All of us in the caring professions know the answer to this question, and indeed that there is no “N”HS any longer. The Guardian knows the answer….. Iain Robertson Steel, a retired medical director acknowledges the problem (But suggests no answer/solutions), but on 26th April in the Western Telegraph I suggested a “fourth option” for people in Pembrokeshire. This last is only for local needs, and a letter suggesting a global rethinking was in the Western Mail 25th Jan 2018 is at the bottom of this post. What can save the 4 health services is not clever reorganisations, but an honest debate on overt rationing, and making it clear to everyone what is not available free, for them. ( Changing the rules of the game )
…the Guardian’s health policy editor Denis Campbell spent a day in King’s College hospital in London. He found staff and patients who are devoted to the NHS but who can also clearly see what is needed in order to sustain the service for future generations.
A long-term plan designed to secure the future of NHS England has been delayed once again by Brexit. But as Britain’s health service heads into its annual winter beds crisis, the Guardian’s Denis Campbell visits King’s College hospital in London to find out what staff and patients need for the future – and how much it will cost.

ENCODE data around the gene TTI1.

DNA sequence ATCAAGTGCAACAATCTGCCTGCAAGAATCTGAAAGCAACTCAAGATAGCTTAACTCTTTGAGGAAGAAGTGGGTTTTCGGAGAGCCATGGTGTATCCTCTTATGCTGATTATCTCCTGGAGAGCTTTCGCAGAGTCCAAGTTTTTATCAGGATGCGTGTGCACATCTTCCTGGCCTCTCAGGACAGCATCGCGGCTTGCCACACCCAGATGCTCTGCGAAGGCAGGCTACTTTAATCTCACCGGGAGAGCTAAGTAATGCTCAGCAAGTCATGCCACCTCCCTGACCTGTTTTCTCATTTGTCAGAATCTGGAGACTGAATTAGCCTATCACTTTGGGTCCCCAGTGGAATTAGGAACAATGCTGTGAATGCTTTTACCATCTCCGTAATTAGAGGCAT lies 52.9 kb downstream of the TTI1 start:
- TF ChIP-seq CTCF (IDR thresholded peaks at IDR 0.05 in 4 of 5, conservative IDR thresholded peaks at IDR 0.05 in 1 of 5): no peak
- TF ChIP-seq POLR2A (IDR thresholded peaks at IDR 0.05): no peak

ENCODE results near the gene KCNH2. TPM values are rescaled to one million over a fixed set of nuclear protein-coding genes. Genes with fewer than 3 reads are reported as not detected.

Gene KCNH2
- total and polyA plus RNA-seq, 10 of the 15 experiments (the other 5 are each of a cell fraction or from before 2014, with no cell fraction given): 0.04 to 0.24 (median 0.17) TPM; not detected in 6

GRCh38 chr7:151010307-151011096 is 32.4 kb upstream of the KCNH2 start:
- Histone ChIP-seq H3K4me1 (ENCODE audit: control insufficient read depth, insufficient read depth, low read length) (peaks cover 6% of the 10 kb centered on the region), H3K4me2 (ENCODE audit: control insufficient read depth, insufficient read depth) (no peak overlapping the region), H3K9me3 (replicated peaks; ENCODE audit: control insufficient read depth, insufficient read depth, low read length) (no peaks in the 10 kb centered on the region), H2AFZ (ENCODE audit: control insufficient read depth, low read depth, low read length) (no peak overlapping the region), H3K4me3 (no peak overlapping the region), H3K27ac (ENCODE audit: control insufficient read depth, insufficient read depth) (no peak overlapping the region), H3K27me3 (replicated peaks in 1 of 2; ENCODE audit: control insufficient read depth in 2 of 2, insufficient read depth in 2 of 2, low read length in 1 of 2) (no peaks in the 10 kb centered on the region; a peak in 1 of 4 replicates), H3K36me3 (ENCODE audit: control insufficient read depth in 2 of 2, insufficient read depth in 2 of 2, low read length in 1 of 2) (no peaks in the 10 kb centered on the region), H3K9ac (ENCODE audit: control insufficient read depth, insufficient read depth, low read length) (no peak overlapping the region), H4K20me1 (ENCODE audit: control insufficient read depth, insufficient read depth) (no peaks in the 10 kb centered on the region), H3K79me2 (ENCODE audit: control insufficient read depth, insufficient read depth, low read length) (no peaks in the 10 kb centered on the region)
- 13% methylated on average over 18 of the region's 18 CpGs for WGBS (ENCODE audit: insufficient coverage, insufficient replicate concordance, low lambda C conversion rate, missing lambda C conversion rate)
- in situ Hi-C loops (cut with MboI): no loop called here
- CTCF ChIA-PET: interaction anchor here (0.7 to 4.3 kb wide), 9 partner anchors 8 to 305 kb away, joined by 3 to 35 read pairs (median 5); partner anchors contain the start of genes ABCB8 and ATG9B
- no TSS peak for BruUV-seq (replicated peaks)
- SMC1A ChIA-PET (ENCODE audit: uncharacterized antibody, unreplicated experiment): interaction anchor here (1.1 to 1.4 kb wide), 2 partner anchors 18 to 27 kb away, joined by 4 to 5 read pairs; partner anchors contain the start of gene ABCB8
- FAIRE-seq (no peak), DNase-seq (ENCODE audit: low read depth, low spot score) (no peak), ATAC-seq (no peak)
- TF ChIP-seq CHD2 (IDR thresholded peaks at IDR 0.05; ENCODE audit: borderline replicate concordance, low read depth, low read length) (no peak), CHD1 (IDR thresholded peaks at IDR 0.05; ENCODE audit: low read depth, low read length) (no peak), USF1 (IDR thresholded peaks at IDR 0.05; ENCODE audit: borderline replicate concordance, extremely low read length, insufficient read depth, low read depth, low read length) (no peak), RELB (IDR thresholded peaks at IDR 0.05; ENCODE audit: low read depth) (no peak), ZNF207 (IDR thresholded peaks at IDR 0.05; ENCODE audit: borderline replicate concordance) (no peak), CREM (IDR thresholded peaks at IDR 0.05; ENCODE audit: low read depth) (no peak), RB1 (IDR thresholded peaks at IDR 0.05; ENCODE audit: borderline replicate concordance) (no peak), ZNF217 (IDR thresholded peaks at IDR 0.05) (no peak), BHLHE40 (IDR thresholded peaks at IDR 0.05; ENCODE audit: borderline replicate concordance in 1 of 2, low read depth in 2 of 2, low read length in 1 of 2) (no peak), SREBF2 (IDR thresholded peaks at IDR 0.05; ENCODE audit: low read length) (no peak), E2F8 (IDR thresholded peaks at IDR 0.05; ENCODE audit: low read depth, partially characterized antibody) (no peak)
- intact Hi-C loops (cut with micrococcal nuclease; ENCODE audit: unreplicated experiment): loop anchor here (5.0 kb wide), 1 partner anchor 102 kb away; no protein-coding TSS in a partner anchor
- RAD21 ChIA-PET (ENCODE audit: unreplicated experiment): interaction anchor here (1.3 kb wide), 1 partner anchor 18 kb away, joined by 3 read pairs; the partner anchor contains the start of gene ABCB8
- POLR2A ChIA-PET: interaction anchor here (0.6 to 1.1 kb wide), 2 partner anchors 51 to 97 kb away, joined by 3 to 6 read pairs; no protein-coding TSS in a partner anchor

From the perspective of west Wales there is no British health service.
I do not have access or choice to anywhere outside my own rural trust (Hywel Dda) unless the service needed is not available here. Even a second opinion has to be within the same trust.
There are four, and possibly five health services if Manchester is included. The WHO has said it will no longer report on an “NHS”.
The lack of choice, the covert rationing, and the unequal access to tertiary centres, primary care, and palliative care threaten to bring on civil unrest.
A Welsh mutual of three million people cannot offer the same quality of healthcare as one of 60 million. Even if the Welsh Government has tax-raising powers, there are not enough taxable earners to rise above the decline.
We seem to have forgotten the power and improved health outcomes in large mutuals. Since the UK’s health service has to be refashioned, now seems a good time to unify again, and re-establish the same rights across the country.
Increasing taxation to pour more into a holed bucket should not appeal to most taxpayers.
We need a new health insurance system (the original NHS was insurance based) and the caring professions will remain cynical until what replaces “in place of fear”, avoids bringing it back.
Dr Roger Burns